For the 24 hours to 23:00 GMT, the EUR rose 1.15% against the USD and closed at 1.0730, after Dutch election exit polls suggested that the country’s Prime Minister, Mark Rutte’s Liberals were on course for a resounding victory over anti-Islam and anti-EU Geert Wilders, thus easing concerns of a wave of populism in the currency bloc.
The greenback nursed losses against its key peers, following a less hawkish policy statement by the US Federal Reserve (Fed), since it did not suggest an acceleration in the pace of interest rate hikes as some experts had predicted.
The US Fed, at its latest monetary policy meeting, lifted the key interest rate by a quarter-point to a range of 0.75% to 1.0%, a move prompted by steady economic growth, improving labour market and a recent uptick in inflation. In a post-meeting statement, the Fed Chairwoman, Janet Yellen, did not signal an intent to increase rates more than three times this year and stressed that the central bank remains data-dependent. However, decision-makers see slightly faster pace of interest rate hikes in 2019, while projections for 2018 and the longer-run remain unchanged. Meanwhile, officials maintained the US economic growth forecast at 2.1% for 2017, but slightly raised the projection to 2.1% from 2.0% for 2018.
Ahead of the rate announcement, investors had been met by a raft of economic releases. The US consumer price index (CPI) recorded an unexpected rise of 0.1% on a monthly basis in February, confounding market expectations for a flat reading. In the prior month, the CPI had registered a rise of 0.6%. Meanwhile, on an annual basis, the CPI advanced 2.7% in February, in line with market expectations and following a gain of 2.5% in the prior month. Moreover, the nation’s advance retail sales rose 0.1% on a monthly basis in February, recording its smallest increase in six months. Advance retail sales had registered a revised rise of 0.6% in the prior month. Also, the nation’s NAHB housing market index surprisingly jumped to a level of 71.0 in March, surging to its highest level in almost twelve years, amid actions on regulatory reforms by the US President. Markets anticipated the index to remain steady at a level of 65.0.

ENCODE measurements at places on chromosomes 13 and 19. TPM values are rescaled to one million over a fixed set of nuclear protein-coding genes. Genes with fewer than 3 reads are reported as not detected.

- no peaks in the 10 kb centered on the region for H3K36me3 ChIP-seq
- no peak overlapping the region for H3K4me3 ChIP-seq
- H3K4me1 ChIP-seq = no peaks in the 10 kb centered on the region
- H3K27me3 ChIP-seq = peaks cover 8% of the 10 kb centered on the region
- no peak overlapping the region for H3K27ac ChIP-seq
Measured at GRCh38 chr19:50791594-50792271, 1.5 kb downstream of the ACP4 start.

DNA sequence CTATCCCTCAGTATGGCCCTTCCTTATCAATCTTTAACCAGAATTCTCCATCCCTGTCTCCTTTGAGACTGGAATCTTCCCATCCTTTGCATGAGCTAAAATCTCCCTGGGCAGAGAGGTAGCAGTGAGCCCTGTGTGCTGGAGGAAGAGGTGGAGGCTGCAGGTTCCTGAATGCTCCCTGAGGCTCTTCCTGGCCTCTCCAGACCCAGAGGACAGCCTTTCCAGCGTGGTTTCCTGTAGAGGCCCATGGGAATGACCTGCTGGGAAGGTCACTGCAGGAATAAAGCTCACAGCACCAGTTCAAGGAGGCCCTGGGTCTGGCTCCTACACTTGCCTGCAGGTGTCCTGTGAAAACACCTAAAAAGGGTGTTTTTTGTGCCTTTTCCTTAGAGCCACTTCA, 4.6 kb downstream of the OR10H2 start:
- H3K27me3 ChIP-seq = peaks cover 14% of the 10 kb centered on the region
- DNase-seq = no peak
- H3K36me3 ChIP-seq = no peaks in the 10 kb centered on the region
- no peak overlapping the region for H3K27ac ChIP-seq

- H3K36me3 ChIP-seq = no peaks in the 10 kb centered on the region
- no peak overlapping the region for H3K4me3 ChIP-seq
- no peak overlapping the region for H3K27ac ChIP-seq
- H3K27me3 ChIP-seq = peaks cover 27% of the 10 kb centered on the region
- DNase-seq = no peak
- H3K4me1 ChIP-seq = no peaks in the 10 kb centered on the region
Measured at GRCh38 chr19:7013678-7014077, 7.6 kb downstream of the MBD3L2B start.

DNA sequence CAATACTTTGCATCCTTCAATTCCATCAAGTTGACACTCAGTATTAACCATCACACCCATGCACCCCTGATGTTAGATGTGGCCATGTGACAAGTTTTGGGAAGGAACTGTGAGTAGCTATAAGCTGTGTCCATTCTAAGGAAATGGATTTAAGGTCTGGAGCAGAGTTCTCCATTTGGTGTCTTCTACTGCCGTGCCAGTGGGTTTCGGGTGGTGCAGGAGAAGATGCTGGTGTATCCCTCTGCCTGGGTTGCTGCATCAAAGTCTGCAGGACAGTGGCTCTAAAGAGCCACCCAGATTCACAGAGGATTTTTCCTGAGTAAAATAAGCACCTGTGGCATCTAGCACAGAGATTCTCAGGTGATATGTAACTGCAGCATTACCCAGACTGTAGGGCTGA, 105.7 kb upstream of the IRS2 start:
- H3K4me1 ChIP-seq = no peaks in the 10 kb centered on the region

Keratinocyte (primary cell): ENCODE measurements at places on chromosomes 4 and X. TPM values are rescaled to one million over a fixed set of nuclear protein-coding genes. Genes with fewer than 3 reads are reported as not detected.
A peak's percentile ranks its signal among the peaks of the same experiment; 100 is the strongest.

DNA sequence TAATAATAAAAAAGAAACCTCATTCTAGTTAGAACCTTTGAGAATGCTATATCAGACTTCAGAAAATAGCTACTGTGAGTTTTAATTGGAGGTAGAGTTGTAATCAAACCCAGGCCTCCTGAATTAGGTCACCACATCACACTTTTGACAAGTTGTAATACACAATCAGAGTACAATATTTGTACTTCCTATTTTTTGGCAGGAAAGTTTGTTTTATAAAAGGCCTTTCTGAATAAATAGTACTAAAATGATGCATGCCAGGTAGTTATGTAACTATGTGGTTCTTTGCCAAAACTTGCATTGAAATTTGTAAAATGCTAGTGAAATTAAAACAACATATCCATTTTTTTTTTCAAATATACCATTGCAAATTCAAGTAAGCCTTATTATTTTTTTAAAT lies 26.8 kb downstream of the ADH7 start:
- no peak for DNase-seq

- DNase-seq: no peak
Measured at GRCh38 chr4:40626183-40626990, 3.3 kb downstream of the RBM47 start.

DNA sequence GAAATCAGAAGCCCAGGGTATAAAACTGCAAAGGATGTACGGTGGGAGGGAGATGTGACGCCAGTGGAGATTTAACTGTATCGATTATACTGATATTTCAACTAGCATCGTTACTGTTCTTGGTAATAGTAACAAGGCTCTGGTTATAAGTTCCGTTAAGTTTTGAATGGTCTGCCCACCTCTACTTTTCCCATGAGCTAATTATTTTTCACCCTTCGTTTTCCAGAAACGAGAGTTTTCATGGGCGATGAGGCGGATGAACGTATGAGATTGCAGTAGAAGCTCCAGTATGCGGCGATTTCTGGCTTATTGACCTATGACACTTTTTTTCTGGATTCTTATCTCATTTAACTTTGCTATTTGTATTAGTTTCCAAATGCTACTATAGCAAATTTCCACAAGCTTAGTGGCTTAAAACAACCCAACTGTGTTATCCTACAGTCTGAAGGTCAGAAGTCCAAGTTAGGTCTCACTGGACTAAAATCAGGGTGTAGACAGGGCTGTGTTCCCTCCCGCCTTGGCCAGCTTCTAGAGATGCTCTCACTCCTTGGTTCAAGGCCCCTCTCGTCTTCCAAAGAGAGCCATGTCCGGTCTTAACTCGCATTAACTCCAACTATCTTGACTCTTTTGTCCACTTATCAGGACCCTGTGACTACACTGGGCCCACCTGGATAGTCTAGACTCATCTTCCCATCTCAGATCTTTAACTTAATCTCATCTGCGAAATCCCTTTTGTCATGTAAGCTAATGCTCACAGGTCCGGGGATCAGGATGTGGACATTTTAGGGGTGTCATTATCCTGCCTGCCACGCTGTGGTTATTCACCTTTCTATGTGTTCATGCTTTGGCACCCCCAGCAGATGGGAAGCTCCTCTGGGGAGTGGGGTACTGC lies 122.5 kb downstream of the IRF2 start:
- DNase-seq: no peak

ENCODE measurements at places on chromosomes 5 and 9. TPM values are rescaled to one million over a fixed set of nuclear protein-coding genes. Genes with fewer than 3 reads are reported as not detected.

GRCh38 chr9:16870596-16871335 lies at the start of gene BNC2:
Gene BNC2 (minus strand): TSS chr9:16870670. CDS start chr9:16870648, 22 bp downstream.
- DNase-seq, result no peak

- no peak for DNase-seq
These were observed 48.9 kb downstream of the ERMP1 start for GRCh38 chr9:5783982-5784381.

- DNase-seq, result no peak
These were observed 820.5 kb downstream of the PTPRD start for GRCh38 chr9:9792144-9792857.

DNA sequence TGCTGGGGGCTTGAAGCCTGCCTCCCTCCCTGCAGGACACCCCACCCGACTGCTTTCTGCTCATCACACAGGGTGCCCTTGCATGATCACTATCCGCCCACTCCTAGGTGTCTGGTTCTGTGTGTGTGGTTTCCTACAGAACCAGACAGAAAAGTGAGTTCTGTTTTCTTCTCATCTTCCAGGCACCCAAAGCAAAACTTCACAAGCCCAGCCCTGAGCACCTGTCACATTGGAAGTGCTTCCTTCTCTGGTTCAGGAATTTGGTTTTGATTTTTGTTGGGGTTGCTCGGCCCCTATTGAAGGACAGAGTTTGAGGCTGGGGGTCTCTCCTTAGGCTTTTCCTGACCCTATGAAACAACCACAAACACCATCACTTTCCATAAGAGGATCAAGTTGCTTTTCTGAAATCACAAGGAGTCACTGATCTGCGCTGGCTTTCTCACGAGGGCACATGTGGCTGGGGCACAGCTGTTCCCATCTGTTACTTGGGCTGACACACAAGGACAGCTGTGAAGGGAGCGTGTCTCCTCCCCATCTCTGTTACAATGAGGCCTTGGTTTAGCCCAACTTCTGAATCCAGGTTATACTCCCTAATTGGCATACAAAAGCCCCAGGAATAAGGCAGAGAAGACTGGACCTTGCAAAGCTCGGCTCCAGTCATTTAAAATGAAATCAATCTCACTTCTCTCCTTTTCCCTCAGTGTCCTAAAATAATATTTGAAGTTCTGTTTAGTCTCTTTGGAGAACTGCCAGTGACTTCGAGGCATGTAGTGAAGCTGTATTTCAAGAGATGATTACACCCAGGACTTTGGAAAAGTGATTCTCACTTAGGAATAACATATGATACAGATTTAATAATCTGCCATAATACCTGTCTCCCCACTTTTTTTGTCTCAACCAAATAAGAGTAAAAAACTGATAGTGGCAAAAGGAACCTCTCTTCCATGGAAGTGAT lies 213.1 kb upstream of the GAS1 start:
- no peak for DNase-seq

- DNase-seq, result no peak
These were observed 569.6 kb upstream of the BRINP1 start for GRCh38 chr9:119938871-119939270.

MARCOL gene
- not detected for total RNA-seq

In other economic news, the US business inventories rose 0.3% in January, meeting market expectations and following a rise of 0.4% in the prior month. Further, the nation’s mortgage applications increased 3.1% in the week ended 10 March 2017, after recording a gain of 3.3% in the prior week.
In the Asian session, at GMT0400, the pair is trading at 1.0721, with the EUR trading 0.08% lower against the USD from yesterday’s close.
The pair is expected to find support at 1.0636, and a fall through could take it to the next support level of 1.0551. The pair is expected to find its first resistance at 1.0776, and a rise through could take it to the next resistance level of 1.0831.
Going ahead, investors will focus on the Euro-zone’s CPI data for February, scheduled to release in a few hours. In the US, housing starts and building permits, both for February, coupled with initial jobless claims data, will keep investors on their toes. Market participants will also have their eyes on the Trump administration’s fiscal 2018 federal budget plan, due later today.
The currency pair is trading above its 20 Hr and 50 Hr moving averages.